Peace Corps Master's International
Degree: Master of Arts in Educational Studies
The Peace Corps Master’s International program at the School of Education combines the experience of working in educational settings abroad as a Peace Corps volunteer with an academic program that'll give you a broader and deeper knowledge of the issues you experienced while in the Peace Corps. The combined experience provides a rich base for future professional roles in education or public service.
Peace Corps Benefits
- Language, cross-cultural, and technical training
- Travel costs to and from the country of service
- Overseas living and housing expenses
- Full medical and dental coverage
- Vacation time
- Deferment or cancellation of certain government education loans
- Readjustment allowance of approximately $7,400 following completion of 27 months of service
- Career and transition assistance
The Master of Arts in Educational Studies program requires 30 credits. If you enroll in this program, you will first complete one or two semesters (12-24 credits) of coursework on campus. Afterward, you will serve overseas in the Peace Corps for 27 months. You'll receive six credits for your overseas experience and associated assignments (see below). Following the overseas work, you'll return to campus to make a presentation about your experiences and complete any additional credits required for the total of 30 credits before receiving your master’s degree.
Choose from among four threads representing key knowledge and skills needed for twenty-first-century employment and leadership in education:
- Teaching & Learning
- Digital Media & Education
- Educational Assessment & Evaluation
- Educational Policy & Leadership
We offer a flexible program that supports new training and knowledge in emerging areas (represented by threads), disciplinary expertise (through electives in the School of Education and other units on campus), and hands-on professional experiences (through Peace Corps participation). The following are example thread and course selections based on student interests:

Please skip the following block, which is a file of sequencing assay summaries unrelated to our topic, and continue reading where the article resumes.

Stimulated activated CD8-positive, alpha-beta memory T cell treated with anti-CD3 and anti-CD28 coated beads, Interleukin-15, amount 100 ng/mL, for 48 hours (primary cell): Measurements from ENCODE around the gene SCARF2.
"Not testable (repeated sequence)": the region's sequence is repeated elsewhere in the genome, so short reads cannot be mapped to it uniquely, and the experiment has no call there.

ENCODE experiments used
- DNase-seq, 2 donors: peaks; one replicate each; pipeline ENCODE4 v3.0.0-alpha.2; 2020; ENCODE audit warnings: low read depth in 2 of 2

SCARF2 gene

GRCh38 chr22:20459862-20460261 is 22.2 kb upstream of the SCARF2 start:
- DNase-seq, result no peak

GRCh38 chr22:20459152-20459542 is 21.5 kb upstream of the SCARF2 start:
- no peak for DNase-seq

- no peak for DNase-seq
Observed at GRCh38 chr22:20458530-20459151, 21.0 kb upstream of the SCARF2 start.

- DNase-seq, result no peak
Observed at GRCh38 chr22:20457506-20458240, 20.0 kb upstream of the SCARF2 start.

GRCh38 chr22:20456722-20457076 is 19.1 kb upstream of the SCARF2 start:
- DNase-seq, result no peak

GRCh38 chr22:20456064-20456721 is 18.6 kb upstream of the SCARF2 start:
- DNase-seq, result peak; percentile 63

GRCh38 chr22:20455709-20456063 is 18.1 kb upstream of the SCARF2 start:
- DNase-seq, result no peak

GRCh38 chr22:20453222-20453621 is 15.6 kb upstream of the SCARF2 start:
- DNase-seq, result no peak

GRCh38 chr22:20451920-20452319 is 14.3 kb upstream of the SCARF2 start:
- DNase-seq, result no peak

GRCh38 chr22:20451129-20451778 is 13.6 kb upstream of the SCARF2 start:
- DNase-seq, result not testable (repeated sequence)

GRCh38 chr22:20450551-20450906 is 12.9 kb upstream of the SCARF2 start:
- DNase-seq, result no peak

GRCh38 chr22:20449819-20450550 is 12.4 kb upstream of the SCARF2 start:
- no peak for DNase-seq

- Knowledge in emerging areas is developed through primary thread courses: for example, a middle school science teacher might enroll in the Digital Media & Education thread to update her knowledge and skills of how to teach with technology. For her coursework, she might select EDUC 603: "Design-Based Research for Assessing Learning Environments"; EDUC 602 "Videogames, Learning, and School"; and 511: "Records of Practice," as her three primary thread courses in the Digital Media & Education thread. Similarly, an education major might choose the Educational Policy & Leadership thread. His three primary thread course selections could be 551: "School Organization and the Policy Environment," 641: "History of American Education," and 552: "Instructional Leadership in Schools."
- Disciplinary expertise is developed through elective and cognate courses:for example, a social studies teacher might be interested in deepening her knowledge about Africa and her knowledge about teaching social studies from a global perspective using digital media resources. She might select two cognate courses from U-M graduate social science departments (such as Global History and African Studies), and two School of Education electives (e.g., 635: "Research in the Social Studies," and 645: "Education and Cultural Studies") towards new thinking in social studies education. Alternatively, a sociology major interested in learning about educational change would take cognate courses in the U-M Gerald R. Ford School of Public Policy, and select 752: "Organization Theory and Research in Education" and 751: "The Social Context of Schooling" as education electives.
- Internship in professional setting: your Peace Corps experience plays its role here. While you’re in the field, we connect Peace Corps Masters International students with each other, our faculty, and on campus students, using blogs and web-based discussions. You complete a journal related to your experience and present this work as part of a mini-seminar upon your return to campus. You receive six credits towards the degree for the Peace Corps experience and related project work.
Funding and Benefits
You'll graduate with the combination of an advanced degree and two years of significant international professional experience. You'll also be eligible for all fellowship and assistantship opportunities open to all School of Education graduate students; in addition, you may earn up to six credits for service.
If you plan to teach upon completion of your degree, then you may be eligible for loans that are forgivable upon completion of two years of teaching experience. Please contact the Educational Studies department for funding information: firstname.lastname@example.org.